Get Your Hands Dirty

(best if read while listening to “the dimension toll booth,” one post down)

Contemporary composers…..  What can I say, I’ve met quite a few.  I’ve been getting this nagging sensation lately whenever I hear what some contemporaries of mine are saying regarding what I consider to be important aspects of music.  That nagging sensation, its the cross between a pencil up my nose, fingernails on a chalkboard and dishwasher detergent on my tongue.  Yes, an assault on the senses.  What’s important to me is inspiration, creativity and freedom.

So when I hear you (if you’re reading this) claim that to compose properly is to be academic, I would have to say I disagree.

If you say a composer creates better music if the composer performs as well, I would say that’s a ridiculously asinine statement.  Don’t conflate the two, please.  Lets move on.

If you were to say that the act of composing itself is restricted purely to the academic world, I would casually reply “fuck off.” The dream of the snotty academic.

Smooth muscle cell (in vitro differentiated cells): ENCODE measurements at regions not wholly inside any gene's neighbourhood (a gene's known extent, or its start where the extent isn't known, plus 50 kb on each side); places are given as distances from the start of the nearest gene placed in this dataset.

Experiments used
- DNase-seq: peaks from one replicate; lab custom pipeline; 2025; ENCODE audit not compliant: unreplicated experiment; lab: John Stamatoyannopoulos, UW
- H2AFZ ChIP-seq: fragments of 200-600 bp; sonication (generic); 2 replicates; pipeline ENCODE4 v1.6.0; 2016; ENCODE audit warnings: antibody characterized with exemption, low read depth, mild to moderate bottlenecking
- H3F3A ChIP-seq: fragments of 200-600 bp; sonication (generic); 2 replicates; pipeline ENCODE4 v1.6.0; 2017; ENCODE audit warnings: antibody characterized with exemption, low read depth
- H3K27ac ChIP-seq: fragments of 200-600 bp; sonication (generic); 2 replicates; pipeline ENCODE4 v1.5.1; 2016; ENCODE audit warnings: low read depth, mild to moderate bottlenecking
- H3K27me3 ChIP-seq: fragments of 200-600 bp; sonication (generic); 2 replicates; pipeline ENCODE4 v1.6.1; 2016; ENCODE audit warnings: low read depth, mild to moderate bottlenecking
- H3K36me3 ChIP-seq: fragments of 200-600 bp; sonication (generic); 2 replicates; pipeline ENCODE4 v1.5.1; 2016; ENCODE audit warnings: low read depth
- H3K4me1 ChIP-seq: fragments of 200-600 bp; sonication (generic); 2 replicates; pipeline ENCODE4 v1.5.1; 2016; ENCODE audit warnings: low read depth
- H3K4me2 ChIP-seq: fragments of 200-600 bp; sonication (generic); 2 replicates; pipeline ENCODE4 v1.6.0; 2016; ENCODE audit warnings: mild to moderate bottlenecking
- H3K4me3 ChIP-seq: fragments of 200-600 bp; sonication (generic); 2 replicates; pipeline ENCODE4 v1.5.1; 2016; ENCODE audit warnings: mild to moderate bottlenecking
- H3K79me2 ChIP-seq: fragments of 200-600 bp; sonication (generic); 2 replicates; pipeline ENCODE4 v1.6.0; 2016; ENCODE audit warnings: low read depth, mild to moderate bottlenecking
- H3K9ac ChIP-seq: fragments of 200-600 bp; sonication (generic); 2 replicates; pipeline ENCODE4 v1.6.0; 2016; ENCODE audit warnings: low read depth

My advice to you for this lecture is to get your hands dirty.  Let me explain:

When I hear you talk about music, I get the sense that you think about your composition similar to how you think about yourself.  You wake up in the morning, take a shower, brush your teeth, shave, put on your suit and tie (lets use a man for this example shall we), eat breakfast, kiss your wife goodbye and stroll out the door.  When you compose, you are dressed well in a figurative sense.  Your composition requires thought, effort, integrity, and principles.

I say to you, (if you’re still reading this), you are lazy.  You are unwilling to get your hands dirty.  Get in the mud and roll around.  Free yourself of whatever restrictions you feel you have, and from what I’ve heard you say, there are plenty of them.

First, I want you to pound on the piano.  Why?  Because you pounding the piano in whatever shape or form is creating something more original than you’ve ever accomplished.  I know you aren’t the only one pounding the keys in the classical world, but its a start.

Secondly, I want you to compose strictly by improvisation.  Yeah, that!  The jack off, anyone-can-do-it thing.  So lets hear it.  Can you retrieve your primal instinct or do you want to stay safe within the confines of a library?

Lastly.  I want you to learn, but not just about history.  I want you to learn about your contemporaries who are getting their hands dirty.


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